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Risky business: how to de-risk your fintech startup before it’s too late

Posted By Akansha Kasera, Bankable Frontier Associates, Friday, April 6, 2018
Updated: Friday, April 6, 2018

By Maelis Carraro and Elizabeth Davidson

If you’re a fintech entrepreneur, it’s probably not news to you that failure is more likely than success. After all, an estimated 70% of tech startups fail, typically within the first two years after their first round of financing.

Catalyst Fund has been working with inclusive fintech startups, a field that presents unique challenges for entrepreneurs, over the past two years. In many countries, it is a sector that presents more regulatory constraints, limitations as to how companies can handle information, and stringent operational and capital requirements.

Different startups, common risk challenges

Despite working with a wide variety of fintech startups across different geographies and sectors, we have seen some themes emerge on the most common risks that can pose a threat to the success of the business at the early stage. All startups mention they lack the financial and human capital they need to grow their businesses. “Finding funding is a huge burden. The average startup CEO spends 70% of his time fundraising, which remains the number one challenge faced by local startups,” says Yoann Berno of Flowigo.

Finding people with the right skill sets who are willing to give up more secure job alternatives is also big barrier, yet fundamental to raising capital and ensuring smooth execution. “The biggest challenge is getting the team with the right skill set at first, especially when you’re a young company and don’t have a system or protocol for hiring and then you start growing rapidly,” says Destacame’s Jorge Camus. “It then gets challenging to manage the team, train them and really build a culture that allows you to get to your goals.”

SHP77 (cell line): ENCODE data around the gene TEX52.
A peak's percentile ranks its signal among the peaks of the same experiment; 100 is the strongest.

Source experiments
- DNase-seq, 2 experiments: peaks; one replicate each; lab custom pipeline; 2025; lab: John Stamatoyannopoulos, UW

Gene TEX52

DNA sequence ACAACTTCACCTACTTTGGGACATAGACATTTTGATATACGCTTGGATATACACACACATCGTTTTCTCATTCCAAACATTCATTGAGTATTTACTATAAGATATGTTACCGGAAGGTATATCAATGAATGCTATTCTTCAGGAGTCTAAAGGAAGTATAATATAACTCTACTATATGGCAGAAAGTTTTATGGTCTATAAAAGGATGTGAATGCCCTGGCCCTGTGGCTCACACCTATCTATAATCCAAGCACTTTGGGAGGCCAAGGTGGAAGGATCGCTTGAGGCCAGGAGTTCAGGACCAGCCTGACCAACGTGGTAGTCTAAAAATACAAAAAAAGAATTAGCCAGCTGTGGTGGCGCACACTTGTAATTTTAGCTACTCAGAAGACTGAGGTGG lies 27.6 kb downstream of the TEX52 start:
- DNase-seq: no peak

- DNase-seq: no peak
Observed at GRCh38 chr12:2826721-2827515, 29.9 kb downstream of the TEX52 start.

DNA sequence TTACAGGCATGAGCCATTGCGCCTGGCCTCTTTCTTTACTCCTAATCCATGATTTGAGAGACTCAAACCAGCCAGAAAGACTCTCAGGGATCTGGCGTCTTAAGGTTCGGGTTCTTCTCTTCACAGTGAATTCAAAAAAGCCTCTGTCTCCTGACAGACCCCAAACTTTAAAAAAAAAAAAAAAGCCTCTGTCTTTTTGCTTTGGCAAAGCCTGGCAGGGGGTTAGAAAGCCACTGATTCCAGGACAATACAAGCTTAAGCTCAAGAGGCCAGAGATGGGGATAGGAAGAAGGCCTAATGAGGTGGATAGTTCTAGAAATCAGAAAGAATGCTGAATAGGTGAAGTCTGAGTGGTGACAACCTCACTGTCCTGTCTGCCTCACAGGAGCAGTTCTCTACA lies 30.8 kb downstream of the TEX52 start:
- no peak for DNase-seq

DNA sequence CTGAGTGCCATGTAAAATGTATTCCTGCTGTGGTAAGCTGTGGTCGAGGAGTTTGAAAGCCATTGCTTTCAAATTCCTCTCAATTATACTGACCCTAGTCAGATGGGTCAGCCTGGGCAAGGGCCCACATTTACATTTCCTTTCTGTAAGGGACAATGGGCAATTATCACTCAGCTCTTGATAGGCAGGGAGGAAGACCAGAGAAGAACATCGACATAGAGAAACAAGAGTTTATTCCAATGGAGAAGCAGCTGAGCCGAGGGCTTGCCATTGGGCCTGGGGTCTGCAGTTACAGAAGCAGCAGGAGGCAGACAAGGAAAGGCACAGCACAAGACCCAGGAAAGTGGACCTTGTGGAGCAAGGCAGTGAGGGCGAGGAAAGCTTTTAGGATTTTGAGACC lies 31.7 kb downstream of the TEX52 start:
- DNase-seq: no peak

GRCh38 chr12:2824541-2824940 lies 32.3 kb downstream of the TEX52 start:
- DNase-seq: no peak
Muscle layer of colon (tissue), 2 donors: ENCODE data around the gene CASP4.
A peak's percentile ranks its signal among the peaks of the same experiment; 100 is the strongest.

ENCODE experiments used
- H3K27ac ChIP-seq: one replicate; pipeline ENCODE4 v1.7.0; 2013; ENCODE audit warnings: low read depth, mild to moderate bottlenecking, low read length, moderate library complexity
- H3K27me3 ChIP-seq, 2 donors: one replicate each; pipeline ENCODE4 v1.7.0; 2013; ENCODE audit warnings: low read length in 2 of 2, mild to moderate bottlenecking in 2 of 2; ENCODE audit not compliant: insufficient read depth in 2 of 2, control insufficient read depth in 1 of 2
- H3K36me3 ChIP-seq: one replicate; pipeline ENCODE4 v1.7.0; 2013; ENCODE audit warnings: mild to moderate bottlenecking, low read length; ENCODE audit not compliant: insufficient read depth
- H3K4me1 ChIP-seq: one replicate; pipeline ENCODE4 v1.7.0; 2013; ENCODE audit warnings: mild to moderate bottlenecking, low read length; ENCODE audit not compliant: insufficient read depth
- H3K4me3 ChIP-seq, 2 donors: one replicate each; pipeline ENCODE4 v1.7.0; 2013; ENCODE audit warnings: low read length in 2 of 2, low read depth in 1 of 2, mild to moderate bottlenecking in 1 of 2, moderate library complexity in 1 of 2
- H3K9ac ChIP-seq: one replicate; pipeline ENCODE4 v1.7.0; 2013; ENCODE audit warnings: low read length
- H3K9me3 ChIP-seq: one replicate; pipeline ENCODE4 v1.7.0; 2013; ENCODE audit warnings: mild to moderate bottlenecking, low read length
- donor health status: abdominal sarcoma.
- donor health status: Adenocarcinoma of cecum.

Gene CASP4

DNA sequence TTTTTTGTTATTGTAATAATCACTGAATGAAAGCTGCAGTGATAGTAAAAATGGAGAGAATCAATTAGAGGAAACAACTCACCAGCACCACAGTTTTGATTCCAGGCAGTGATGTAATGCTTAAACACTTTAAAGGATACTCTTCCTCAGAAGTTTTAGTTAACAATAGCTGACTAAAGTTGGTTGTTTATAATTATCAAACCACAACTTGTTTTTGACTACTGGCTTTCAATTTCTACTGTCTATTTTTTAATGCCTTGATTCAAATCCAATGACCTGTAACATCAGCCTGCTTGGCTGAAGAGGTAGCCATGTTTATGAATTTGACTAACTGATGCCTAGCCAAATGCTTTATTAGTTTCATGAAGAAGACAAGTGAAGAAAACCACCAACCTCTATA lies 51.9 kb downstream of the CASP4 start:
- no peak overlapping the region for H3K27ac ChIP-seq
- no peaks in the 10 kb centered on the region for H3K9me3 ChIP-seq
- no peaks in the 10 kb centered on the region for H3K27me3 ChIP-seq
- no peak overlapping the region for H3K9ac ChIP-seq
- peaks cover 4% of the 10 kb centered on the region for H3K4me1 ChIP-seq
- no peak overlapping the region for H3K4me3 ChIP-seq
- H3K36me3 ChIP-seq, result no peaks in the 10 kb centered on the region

Over 70% of our fintech entrepreneurs also noted that not getting to product-market fit is a major challenge they face. They felt they did not have a full understanding of their customers needs to build strong value propositions. Additionally, 40% mentioned they faced technology risks, including lack of accessible data to refine their products, and 33% pointed to specific ecosystem dynamics that might threaten their business ability to scale.